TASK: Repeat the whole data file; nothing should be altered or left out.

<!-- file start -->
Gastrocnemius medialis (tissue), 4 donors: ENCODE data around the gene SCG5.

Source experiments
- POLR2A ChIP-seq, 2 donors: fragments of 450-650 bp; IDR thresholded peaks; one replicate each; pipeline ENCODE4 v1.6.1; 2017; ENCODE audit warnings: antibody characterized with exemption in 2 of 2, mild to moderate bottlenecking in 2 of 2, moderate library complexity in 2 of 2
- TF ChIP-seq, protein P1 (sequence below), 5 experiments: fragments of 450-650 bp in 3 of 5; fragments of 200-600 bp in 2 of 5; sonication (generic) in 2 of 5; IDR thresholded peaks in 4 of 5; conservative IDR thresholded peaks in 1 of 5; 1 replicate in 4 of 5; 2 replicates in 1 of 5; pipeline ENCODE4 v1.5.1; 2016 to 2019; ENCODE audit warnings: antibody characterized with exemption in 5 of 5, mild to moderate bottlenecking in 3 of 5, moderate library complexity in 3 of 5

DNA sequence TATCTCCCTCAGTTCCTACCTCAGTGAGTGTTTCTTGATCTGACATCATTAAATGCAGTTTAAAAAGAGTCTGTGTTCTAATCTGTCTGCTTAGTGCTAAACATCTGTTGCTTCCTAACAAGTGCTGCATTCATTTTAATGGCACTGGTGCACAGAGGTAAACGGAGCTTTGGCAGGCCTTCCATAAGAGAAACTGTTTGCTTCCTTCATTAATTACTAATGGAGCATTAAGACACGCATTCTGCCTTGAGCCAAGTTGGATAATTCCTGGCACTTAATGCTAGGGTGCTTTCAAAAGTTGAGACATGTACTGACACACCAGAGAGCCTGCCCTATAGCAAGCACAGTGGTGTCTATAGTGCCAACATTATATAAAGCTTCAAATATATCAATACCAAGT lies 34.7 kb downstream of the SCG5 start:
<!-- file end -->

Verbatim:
Gastrocnemius medialis (tissue), 4 donors: ENCODE data around the gene SCG5.

Source experiments
- POLR2A ChIP-seq, 2 donors: fragments of 450-650 bp; IDR thresholded peaks; one replicate each; pipeline ENCODE4 v1.6.1; 2017; ENCODE audit warnings: antibody characterized with exemption in 2 of 2, mild to moderate bottlenecking in 2 of 2, moderate library complexity in 2 of 2
- TF ChIP-seq, protein P1 (sequence below), 5 experiments: fragments of 450-650 bp in 3 of 5; fragments of 200-600 bp in 2 of 5; sonication (generic) in 2 of 5; IDR thresholded peaks in 4 of 5; conservative IDR thresholded peaks in 1 of 5; 1 replicate in 4 of 5; 2 replicates in 1 of 5; pipeline ENCODE4 v1.5.1; 2016 to 2019; ENCODE audit warnings: antibody characterized with exemption in 5 of 5, mild to moderate bottlenecking in 3 of 5, moderate library complexity in 3 of 5

DNA sequence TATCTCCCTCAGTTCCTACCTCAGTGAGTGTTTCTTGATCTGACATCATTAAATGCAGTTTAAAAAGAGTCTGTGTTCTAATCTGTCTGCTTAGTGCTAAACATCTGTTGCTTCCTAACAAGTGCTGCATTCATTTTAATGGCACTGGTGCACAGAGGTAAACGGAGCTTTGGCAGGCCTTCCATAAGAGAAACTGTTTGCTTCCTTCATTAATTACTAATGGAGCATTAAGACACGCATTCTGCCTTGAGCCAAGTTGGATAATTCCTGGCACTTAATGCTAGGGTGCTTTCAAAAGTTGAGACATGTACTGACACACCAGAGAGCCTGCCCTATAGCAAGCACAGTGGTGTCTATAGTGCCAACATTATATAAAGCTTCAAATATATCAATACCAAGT lies 34.7 kb downstream of the SCG5 start: